Dialogue surrounding the (in)visibility of Asian-Americans on the silver screen is as effervescent as ever: Aziz Ansari’s Netflix series Master of None confronts the absence of Asians on television; Constance Wu’s praiseworthy tweet on whitewashing, hero-bias, and the racist myth perpetuated by Matt Damon’s upcoming film, The Great Wall; Chris Rock’s light-hearted but heavy-handed jab at three clearly oblivious Asian children brought on stage to be butts-of-a-joke during the 88th Academy Awards ceremony; and all the way to Disney’s public assurance that their live-action remake of Mulan will actually cast a Chinese female. These are just a handful of sound bites in American popular culture that point to Hollywood’s bamboo ceiling.
I wanted to be more informed, so I watched Jeff Adachi’s shoestring budget but highly insightful documentary The Slanted Screen (2006), which examines how East Asian-American actors are portrayed in the film industry. I consider it required viewing for anyone who’s even the least bit interested in the matter, though one gripe is that we only see and hear the voices of Asian-American males, and no actresses. But to be fair, that would require its own documentary altogether because the barriers that they face in the industry, especially for Asian-American women, are twofold compared to men, but I digress.
My favorite part of the documentary focuses on the theories of Filipino-American filmmaker Gene Cayajon, who at about twenty-five minutes in elaborates through one of my favorite childhood movies, Romeo Must Die (2000):
He also says, “Mainstream America, for the most part, gets uncomfortable with seeing an Asian man portrayed in a sexual light.” I had vague memories of watching the movie as a nine-year-old before recently seeing it again: DMX’s cameo, Jet Li “playing” a pickup game of American football (but literally kicking everyone’s ass instead), Anthony Anderson’s hilarious performance, and its awesome soundtrack. But the ending has always been most memorable (for being a buzzkill) because as a prepubescent who idolized Jet Li and crushed on the late Aaliyah, I was at the very least expecting a smooch.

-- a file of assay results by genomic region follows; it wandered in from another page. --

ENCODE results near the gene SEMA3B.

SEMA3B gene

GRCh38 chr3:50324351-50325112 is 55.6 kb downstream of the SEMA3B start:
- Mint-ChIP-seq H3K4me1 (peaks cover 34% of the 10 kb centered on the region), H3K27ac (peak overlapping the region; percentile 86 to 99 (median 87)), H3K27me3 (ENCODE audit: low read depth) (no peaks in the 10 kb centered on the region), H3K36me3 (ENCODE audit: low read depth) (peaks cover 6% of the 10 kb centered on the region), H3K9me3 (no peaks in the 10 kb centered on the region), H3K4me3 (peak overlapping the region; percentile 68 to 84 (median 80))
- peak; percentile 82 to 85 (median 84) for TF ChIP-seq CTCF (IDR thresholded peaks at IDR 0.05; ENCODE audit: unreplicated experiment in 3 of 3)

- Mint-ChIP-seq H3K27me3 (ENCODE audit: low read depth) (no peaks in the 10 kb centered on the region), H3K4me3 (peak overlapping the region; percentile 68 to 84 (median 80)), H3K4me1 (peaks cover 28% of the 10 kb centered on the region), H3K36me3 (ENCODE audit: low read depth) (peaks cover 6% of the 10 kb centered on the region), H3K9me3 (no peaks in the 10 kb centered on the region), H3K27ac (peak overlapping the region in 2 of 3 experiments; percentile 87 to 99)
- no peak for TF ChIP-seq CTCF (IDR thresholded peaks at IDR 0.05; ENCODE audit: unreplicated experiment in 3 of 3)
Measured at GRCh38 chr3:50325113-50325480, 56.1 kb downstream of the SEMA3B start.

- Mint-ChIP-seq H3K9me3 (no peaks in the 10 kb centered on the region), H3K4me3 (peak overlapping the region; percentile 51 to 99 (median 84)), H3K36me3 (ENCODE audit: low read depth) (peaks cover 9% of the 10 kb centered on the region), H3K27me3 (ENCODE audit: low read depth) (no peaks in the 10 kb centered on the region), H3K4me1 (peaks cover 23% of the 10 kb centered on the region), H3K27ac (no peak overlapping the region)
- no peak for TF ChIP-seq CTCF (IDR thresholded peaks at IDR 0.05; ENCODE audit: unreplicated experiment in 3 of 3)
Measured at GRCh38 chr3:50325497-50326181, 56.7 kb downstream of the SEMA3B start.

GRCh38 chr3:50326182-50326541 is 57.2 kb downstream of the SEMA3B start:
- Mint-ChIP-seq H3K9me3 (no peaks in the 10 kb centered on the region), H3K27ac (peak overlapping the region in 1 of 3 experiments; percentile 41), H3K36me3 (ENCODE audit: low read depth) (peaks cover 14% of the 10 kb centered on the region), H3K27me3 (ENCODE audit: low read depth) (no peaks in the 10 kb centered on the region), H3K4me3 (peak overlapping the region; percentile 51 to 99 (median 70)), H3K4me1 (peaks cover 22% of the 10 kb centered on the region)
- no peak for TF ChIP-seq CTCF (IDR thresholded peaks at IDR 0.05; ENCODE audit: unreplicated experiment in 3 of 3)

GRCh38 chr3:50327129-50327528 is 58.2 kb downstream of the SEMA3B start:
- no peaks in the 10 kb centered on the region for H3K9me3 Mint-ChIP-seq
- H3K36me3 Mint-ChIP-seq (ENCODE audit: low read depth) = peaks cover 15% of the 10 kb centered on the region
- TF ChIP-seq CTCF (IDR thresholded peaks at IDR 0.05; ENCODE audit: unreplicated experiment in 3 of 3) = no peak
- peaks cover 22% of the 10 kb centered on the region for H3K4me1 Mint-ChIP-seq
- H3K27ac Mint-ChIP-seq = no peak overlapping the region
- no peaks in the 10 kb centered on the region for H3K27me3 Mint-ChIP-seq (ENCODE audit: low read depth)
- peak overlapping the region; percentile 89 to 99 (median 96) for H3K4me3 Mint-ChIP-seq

It’s certainly possible the ending got deleted because maybe the actor and actress themselves felt awkward about it, but that’s not the point in question. The real philosophical inquiry is why did it need to get tested with an audience, let alone an “urban” one in the first place? Asian-American actors are already disadvantaged, and more often than not desexualized on-screen as well as typecast certain characteristics and archetypes — docile, nefarious, stoic, doctors, gangsters, martial artists, nerds — as if that’s supposed to be more “believable.” This is dangerous because it affects the way they’re perceived in the real world, shaping and defining their identities by way of Western dispensation. And it’s important to remember that this isn’t an Asian-specific issue. From Ang Lee to Spike Lee, people of color are in this together because African- and Latino-Americans, Indians, Middle-Easterners, and people of other races and ethnicities are also pigeonholed into portrayals that fail to challenge our collective preconceived notions of identity.
On the other hand, white actors and actresses are the only race of people who are typically considered to be so-called “believable” in whatever roles they play, because they’re the everyman of movies. Take Kevin Costner for example, if he could hook up with Whitney Houston in The Bodyguard (1992), then why couldn’t Jet Li and Aaliyah have sexy time, too? Jet Li is every bit as compelling in bodily presence in being a powerful martial artist. And indeed the big Other of Hollywood, the symbolic order, and brute structure of its films — even Shakespeare himself! — dictates that these two should get it on. But nope, they instead embrace each other like a couple of toddlers. I’m not surprised that his character’s name is Han: his destiny is to end up solo. Might as well have been titled Romeo Must Kiss.
And now more than ever, I understand why Romeo Must Die is a glaring example of the slanted screen, and how not even all the kicks in the world could shatter it until filmmakers dismantle the industry’s bamboo ceiling once and for all.